Loveland - July 12, 2011

On June 16, 2011 the Centerra Metro District board (McWhinney's quasi-government entity that receives diverted property and sales
taxes in Loveland) approved Centerra's 2010 audit.  

[Friday July 15, update - the Centerra 2010 Audit was received by LovelandPolitics today and links are now to the right of this story]

Centerra controls various Metro Districts in Loveland that were created to borrow money through public bonds to finance McWhinney
owned real estate in East Loveland usually named "Centerra."  Loveland signed a Master Financing Agreement (MFA) with McWhinney
in 2004 that enabled the diversion of more than $600 million in future city sales and property taxes over 25 years to finance the building
of Centerra.  The
"play now - pay later" approach to development has accumulated for Loveland's quasi-government of Centerra
Metro Districts over $112 million in public bond debt.  The repayment of that debt means the county, schools and in this case city don't
get the full benefit of taxes raised by the development since much of it is being diverted into repayment of the public bonds for 25 years.

A main source of tax revenue for McWhinney's Centerra Metro District is the
Loveland Urban Renewal Authority also called LURA
(in California called Redevelopment Agencies or RDA's) which borrows heavily from financial models now under attack by the State of
California as the reason for their growing debt, failing schools and inability to balance state and city budgets.  California's Governor and
legislature took aim during budget battles at these districts for lack of transparency, illegal fund transfers and general mismanagement of
public tax dollars.  

California State Controller, John Chaing,
issued the results of a five-week review of 18 RDA's in California from over 400 in the state
earlier this year.  According to Chaing, “
For a government activity which consumes more than $5.5 billion of public resources
annually, we should be troubled that there are no objective performance measures demonstrating that taxpayers are receiving
optimal return for each invested dollar.

Loveland's Centerra Metro District is operated entirely from McWhinney's private offices by McWhinney employees with little to no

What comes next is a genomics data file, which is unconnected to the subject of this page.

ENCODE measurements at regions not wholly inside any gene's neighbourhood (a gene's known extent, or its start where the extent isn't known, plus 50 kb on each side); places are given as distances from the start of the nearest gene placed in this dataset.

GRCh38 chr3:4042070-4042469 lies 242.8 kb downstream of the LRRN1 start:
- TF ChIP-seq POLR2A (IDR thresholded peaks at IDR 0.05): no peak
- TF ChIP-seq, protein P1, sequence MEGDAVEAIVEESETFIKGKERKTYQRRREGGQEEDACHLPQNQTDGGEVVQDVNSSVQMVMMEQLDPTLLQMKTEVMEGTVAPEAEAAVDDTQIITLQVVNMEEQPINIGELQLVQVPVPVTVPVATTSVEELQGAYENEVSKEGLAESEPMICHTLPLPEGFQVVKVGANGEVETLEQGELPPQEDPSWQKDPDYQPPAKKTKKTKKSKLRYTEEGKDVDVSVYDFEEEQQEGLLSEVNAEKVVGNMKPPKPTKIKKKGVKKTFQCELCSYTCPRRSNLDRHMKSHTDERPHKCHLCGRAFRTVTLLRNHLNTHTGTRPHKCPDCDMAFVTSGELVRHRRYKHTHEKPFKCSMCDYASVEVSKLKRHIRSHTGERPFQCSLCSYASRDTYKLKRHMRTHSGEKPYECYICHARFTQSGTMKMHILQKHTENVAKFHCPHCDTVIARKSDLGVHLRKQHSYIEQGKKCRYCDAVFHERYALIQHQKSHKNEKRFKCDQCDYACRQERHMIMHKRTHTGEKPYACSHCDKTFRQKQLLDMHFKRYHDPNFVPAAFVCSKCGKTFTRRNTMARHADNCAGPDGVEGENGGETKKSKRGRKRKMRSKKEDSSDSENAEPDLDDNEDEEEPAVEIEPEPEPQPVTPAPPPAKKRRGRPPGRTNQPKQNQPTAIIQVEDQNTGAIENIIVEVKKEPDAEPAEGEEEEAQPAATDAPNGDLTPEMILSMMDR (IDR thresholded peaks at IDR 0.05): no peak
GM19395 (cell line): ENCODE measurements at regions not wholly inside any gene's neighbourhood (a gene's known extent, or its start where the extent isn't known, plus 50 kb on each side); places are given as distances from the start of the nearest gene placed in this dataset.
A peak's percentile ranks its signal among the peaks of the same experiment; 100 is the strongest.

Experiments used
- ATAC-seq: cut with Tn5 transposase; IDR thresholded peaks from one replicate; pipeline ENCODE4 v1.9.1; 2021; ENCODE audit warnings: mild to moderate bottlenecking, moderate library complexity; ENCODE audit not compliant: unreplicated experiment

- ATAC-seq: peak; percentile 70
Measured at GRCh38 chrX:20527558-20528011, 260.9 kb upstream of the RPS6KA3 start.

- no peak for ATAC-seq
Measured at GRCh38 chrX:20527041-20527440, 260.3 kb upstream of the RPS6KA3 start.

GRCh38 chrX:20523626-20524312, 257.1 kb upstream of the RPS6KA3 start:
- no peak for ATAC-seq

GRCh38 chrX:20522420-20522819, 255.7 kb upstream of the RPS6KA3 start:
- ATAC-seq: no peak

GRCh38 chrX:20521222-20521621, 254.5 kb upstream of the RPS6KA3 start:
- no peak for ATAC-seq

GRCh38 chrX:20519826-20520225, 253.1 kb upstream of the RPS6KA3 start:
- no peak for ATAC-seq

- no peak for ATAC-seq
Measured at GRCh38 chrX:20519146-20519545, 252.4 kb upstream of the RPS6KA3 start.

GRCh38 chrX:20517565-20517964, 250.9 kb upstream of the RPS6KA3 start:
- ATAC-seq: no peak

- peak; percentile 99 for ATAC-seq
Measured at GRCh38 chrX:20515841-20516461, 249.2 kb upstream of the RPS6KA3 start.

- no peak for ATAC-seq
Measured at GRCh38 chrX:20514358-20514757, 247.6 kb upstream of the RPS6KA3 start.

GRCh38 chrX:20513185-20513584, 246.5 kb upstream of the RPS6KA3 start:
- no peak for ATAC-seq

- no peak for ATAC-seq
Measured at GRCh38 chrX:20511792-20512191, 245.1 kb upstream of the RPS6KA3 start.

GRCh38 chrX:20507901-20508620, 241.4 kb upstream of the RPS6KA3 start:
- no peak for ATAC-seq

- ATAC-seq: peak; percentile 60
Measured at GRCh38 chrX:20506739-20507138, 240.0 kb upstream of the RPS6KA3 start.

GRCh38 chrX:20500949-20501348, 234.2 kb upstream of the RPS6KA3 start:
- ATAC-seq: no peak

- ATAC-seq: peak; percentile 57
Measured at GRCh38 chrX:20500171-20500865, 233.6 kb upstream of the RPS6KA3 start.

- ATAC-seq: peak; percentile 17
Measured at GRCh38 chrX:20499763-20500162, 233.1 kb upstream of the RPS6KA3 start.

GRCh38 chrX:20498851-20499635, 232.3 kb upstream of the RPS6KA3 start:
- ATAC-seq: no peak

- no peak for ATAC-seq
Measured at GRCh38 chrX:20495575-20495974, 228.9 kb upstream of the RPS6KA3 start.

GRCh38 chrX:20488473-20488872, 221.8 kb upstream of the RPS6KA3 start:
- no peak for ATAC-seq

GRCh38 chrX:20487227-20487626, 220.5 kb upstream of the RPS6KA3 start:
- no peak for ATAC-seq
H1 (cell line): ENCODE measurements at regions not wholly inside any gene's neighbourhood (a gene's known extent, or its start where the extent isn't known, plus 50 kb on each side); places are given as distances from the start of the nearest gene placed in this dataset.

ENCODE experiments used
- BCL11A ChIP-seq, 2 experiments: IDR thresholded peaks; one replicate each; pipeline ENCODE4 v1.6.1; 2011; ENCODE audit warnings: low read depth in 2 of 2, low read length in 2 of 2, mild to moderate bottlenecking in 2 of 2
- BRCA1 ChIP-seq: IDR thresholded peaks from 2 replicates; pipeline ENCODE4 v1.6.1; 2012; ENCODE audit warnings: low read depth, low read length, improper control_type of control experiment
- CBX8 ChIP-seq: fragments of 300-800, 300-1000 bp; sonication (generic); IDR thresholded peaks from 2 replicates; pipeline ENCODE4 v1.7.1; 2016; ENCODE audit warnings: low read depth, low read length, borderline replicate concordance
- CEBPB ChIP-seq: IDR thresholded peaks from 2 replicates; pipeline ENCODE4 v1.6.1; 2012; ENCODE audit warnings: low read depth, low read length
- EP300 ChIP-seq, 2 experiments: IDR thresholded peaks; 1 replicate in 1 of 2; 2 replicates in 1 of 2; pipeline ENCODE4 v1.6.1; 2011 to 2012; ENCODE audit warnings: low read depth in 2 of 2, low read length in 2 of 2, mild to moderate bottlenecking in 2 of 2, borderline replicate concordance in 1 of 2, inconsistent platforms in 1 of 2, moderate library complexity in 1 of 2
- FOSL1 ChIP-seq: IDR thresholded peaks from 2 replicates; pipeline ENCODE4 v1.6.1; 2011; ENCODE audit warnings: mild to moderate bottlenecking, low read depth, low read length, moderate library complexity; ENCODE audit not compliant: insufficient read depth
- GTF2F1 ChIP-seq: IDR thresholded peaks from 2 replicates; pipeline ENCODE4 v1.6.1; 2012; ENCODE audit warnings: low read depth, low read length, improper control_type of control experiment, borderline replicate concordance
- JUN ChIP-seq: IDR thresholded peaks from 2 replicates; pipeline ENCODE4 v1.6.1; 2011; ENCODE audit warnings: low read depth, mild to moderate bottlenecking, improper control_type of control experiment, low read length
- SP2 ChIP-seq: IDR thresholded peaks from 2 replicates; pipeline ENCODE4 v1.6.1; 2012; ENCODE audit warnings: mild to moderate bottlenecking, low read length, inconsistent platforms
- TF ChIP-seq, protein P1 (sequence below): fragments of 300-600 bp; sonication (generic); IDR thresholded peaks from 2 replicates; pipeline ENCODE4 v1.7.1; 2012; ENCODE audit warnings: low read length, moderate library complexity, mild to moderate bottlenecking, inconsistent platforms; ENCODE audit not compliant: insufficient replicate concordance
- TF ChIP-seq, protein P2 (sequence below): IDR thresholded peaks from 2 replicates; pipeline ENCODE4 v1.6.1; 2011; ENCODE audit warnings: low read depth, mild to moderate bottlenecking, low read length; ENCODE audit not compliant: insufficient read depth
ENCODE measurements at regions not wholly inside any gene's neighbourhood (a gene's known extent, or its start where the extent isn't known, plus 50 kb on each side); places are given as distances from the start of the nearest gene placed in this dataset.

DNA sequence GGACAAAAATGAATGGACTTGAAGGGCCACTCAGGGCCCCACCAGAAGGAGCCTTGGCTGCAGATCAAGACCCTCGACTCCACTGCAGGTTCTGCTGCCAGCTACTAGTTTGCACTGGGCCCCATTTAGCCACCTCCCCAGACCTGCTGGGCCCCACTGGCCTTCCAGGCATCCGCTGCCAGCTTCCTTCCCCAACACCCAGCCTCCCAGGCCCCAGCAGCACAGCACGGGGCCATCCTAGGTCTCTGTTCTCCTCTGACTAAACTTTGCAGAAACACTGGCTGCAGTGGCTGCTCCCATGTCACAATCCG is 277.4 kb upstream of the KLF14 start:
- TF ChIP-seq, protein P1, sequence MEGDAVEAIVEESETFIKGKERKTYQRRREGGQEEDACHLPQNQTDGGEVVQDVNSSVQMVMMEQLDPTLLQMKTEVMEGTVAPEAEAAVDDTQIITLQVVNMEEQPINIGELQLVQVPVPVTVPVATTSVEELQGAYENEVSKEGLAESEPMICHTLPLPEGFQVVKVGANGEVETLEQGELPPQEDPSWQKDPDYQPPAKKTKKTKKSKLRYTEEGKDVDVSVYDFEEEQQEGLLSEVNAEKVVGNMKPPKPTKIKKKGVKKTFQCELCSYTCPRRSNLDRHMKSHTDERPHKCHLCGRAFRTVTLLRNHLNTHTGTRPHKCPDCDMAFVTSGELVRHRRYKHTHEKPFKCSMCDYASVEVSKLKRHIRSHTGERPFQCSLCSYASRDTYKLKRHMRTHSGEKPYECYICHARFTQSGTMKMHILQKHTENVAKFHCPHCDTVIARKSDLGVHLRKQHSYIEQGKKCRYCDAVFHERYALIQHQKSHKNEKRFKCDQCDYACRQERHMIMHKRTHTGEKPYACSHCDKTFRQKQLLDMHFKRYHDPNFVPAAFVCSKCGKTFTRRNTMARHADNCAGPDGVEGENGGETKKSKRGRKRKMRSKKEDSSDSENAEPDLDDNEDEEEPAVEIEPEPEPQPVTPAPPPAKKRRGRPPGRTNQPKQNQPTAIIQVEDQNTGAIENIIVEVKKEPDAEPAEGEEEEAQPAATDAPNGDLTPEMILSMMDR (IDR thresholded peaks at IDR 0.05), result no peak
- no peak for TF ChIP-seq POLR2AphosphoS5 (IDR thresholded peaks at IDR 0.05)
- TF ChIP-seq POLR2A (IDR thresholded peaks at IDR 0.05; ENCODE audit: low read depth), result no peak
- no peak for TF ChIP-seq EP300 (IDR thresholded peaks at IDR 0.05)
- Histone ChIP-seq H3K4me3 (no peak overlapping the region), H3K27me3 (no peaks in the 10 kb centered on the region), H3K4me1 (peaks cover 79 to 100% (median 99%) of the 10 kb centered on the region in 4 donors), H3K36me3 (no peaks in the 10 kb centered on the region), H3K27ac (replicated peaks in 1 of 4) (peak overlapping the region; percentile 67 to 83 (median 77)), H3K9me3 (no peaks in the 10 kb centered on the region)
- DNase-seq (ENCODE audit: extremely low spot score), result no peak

oversight by the City of Loveland.  Year to year Centerra audits are difficult to track as the methods used for naming funds and
accounting for transactions change along with definitions for accounts.   What is different in Loveland from California is members of
Loveland's City Council are still complacent and refer to the Centerra funds as "
private" money and seem to be unaware of the fact that
the over $100 million of debt McWhinney created by Centerra is not private debt but indeed public debt.  Diverting both property and
sales taxes to pay back that debt is hardly a private matter since it starves local entities outside the city of much needed tax revenue.

Late last month California Governor Jerry Brown signed as part of a $23 billion budget-balancing deal two laws
that put California's 425
RDA's into limbo
.  Either the RDA's begin paying property taxes not already committed to bond debt repayments back to the State of
California for schools and local emergency services or face a certain dissolution by the State of California. If successful, the measures
will raise $2.05 billion for the State of California from previously diverted property taxes while closing rogue local taxing authorities that
refuse to cooperate.

Longer Term Consequence of Diverting Taxes
Growth without the public revenues to sustain the public services it requires can have devastating impacts in the long run for any
community as they try to squeeze needed revenue from a diminishing number of remaining taxpayers as the tax exempt areas of the city
grow larger.  Northern Colorado is now just beginning to see the impacts of not just the Centerra Metro District LURA diverting
property taxes away from local services but a number of other projects funded under what is called Urban Renewal Authorities under
Colorado law established to assist cities in renovating dilapidated building in blighted areas of their community.  Larimer County,
Thompson School District and the City of Loveland all have growing costs for providing current service levels that revenue sources are
inadequate to cover as these special urban renewal districts grow.

Under Colorado Urban Renewal laws, local officials are given the authority to designate which areas of their city are "blighted" and
qualify those properties for what is called Tax Increment Financing (TIF's).  In theory, dilapidated buildings in high crime areas of a city
are a drain on public resources so any redevelopment of those properties benefits the community financially.  Ideally, a developer willing
to improve such properties may use future tax revenues generated from the improvements (incrementally) for repaying the debt
generated by the redevelopment.  In other words, a dilapidated building worth $1 million that is redeveloped may now have a value of